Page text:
If you want a glimpse into what has gone wrong with higher education in America, look no further than the brilliant career of E. Gordon Gee, who as of July 1 will be the ex-president of Ohio State University (and of Brown and Vanderbilt, as well as the flagship public universities of Colorado and West Virginia).
If he had been born at another time, Gee might have sold patent medicines or swampy real estate or a new political party. Instead, he spent the past three decades selling the ever bigger business of American higher ed.
Gee had a talent for, in the jargon of our business schools, finding ways to monetize synergistic brand relationships in the context of a dynamic marketing environment. Translation: he raised a lot of money, mainly by doing things like jacking up tuition (Ohio residents now pay 150% more in real inflation-adjusted dollars to attend OSU than they did when Gee first became president of the school in 1990), “privatizing” university parking and getting well-heeled alumni to cough up ever larger sums of cash, in the form of tax-deductible donations.
All this made him, in the eyes of politicians in state houses and on boards of regents, a great success. After all, if higher education is really just another business, then it ought to be evaluated in terms of revenue and earnings, and balance sheets, and profit-and-loss statements. When OSU hired Gee, it was also in full awareness of his propensity to spend lavishly to meet those business goals, as he did when he was a “star” chancellor at Vanderbilt.
One thing that rarely gets asked in the context of all this getting and spending is, What exactly is that money supposed to be for? In theory, of course, it’s for “education.” In practice, a whole lot of it goes directly into the pockets of a metastasizing cadre of university administrators, whose jobs, as nearly as I’ve been able to determine after being on a research university’s faculty for nearly a quarter-century, consist of inventing justifications for their own existence while harassing faculty to fill out evaluations of various kinds. (In a particularly Kafkaesque twist, many of these evaluations are supposed to be of the administrators’ own job performance.)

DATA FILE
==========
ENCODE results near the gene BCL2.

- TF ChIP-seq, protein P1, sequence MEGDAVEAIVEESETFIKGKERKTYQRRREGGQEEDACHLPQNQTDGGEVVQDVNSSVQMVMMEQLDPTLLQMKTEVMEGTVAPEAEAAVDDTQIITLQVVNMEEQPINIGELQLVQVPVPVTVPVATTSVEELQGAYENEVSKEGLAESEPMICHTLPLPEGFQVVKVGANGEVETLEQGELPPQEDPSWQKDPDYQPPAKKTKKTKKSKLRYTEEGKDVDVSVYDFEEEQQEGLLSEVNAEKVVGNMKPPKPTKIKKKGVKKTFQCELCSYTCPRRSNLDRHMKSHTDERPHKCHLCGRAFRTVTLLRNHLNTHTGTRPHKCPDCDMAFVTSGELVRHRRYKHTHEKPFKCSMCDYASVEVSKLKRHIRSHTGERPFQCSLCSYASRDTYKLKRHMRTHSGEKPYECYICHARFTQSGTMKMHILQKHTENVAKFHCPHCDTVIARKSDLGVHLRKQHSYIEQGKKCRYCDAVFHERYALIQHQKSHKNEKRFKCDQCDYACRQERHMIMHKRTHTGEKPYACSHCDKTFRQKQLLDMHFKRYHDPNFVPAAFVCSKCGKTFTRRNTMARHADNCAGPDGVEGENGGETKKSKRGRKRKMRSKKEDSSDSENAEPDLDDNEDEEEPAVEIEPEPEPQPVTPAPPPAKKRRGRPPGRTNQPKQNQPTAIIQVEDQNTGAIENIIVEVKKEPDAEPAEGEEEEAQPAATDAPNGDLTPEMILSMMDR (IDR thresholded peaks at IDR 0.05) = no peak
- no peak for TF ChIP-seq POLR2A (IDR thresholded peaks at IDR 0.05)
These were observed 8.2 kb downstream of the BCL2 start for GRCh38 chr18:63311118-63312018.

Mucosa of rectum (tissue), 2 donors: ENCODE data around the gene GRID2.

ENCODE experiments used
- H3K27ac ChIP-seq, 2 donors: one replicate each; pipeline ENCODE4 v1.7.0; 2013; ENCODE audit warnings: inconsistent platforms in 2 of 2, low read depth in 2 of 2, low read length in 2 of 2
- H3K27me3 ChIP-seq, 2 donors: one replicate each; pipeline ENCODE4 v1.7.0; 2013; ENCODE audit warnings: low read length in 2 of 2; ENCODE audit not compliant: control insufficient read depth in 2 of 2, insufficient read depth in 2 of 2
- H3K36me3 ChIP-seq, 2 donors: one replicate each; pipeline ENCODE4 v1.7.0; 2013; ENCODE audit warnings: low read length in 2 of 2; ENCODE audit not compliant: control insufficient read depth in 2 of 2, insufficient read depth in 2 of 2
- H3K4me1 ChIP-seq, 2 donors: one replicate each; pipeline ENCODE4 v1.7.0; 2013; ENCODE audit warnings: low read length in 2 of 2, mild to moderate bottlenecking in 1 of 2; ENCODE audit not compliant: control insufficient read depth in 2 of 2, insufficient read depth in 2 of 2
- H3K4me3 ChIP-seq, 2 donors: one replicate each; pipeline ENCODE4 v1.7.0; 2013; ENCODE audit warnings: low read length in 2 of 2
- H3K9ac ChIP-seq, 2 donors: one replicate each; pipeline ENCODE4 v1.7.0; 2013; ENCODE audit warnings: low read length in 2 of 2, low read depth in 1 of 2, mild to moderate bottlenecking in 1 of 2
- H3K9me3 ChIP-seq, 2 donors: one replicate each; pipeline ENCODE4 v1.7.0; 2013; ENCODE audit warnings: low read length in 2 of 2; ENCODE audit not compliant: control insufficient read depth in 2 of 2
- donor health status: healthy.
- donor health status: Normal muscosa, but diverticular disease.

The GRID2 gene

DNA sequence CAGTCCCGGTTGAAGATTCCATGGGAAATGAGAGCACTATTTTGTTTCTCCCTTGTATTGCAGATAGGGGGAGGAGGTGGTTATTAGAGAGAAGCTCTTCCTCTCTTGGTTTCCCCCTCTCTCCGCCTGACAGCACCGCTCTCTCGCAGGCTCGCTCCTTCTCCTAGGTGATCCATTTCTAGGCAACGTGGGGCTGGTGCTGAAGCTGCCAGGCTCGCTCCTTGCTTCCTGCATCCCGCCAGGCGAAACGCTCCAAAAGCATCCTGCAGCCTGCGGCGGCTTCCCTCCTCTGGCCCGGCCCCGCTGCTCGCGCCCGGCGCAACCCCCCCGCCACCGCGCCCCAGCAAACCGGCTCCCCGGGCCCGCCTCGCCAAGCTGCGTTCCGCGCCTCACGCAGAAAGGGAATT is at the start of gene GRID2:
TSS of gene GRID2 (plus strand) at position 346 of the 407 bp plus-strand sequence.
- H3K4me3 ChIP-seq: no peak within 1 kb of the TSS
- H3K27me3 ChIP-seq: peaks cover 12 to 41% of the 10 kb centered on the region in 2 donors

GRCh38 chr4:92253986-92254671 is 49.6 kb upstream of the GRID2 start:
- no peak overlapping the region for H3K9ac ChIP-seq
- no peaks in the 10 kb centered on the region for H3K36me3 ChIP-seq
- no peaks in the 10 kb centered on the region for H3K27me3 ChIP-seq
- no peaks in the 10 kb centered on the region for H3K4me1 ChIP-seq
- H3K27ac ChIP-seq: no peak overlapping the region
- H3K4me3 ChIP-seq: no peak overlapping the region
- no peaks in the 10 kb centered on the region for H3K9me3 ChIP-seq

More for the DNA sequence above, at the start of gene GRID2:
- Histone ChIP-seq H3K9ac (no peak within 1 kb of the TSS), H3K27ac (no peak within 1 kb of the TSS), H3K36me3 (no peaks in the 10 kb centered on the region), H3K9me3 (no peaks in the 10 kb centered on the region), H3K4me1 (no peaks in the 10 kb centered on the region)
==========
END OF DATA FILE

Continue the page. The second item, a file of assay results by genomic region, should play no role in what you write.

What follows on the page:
In Gee’s case, the sums of money involved are disgusting. At the time he was apparently forced out after having made a few tactless jokes in a private meeting, Gee was getting paid about $2 million per year. This does not include the $7.7 million that the university paid for Gee’s travel, housing and entertainment from 2007 to 2012 — a sum that included at least $895,000 for soirees at Gee’s university-provided mansion, more than a half-million dollars for private jet travel and “$64,000 on his trademark bow ties, bow-tie cookies, O-H lapel pins and bow-tie pins for university marketing.”
Ah, yes, “marketing.”
Gee also increased the size of the university’s senior staff by 30% and raised their average salaries by 63%, to $539,390 in 2011. To get a sense of how out of control university-administrator compensation has become, consider that a year before Gee began his first tenure as Ohio State’s president, the president of Harvard was paid $138,044 ($256,000 in 2012 dollars), and only eight university presidents in the entire nation made more than $200,000. Now, thanks to Gee and his ilk, there are dozens of administrators at Ohio State University alone who would consider that sum an insult.
Universities are not businesses, and university presidents are not CEOs. These institutions exist for reasons other than to maximize their revenue and enrich their management class. That it is even necessary to point this out illustrates the extent to which we have allowed the mentality of what investment bankers call “the market” to invade every aspect of American culture.